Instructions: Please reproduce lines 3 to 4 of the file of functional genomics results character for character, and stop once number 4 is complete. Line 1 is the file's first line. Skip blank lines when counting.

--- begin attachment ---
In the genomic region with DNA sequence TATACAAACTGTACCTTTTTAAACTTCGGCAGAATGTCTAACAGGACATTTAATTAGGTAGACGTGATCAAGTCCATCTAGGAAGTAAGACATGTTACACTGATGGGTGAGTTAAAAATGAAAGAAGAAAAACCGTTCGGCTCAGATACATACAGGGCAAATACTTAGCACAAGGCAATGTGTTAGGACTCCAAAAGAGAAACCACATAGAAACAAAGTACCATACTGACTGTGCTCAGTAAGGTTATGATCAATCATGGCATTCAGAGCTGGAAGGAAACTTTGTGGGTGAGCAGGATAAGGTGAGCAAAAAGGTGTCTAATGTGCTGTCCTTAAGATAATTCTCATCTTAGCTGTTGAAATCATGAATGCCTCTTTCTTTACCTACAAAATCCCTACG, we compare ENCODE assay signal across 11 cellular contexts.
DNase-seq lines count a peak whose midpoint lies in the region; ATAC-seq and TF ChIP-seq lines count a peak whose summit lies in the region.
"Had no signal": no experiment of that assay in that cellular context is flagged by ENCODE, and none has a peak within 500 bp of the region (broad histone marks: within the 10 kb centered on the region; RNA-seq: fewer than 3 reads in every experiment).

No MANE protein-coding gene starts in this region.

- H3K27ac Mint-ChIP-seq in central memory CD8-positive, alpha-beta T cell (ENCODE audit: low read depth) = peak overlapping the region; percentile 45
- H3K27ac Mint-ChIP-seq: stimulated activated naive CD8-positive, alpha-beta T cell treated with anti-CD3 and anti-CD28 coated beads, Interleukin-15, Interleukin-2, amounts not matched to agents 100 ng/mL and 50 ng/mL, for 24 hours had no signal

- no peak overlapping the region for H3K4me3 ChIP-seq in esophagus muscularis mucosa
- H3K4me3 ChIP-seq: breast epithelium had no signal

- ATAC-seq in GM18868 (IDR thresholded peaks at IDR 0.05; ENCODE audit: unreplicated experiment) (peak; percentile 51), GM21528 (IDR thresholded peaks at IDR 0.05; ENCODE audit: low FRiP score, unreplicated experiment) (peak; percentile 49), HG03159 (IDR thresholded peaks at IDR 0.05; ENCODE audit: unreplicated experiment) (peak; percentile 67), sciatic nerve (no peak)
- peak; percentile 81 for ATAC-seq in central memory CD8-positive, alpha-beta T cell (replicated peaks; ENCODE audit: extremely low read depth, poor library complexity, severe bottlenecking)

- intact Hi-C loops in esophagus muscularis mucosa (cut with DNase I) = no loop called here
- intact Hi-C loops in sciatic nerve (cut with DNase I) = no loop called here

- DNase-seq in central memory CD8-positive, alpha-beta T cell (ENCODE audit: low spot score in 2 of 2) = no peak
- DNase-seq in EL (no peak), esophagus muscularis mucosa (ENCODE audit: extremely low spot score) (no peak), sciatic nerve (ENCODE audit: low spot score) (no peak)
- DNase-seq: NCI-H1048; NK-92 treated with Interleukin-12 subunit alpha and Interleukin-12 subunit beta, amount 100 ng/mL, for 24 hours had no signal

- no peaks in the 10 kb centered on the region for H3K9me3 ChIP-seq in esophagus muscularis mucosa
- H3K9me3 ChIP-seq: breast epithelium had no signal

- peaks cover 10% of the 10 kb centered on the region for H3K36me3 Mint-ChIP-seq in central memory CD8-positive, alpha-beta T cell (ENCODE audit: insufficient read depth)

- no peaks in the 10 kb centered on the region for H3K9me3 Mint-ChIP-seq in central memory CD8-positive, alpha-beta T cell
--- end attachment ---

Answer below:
"Had no signal": no experiment of that assay in that cellular context is flagged by ENCODE, and none has a peak within 500 bp of the region (broad histone marks: within the 10 kb centered on the region; RNA-seq: fewer than 3 reads in every experiment).

No MANE protein-coding gene starts in this region.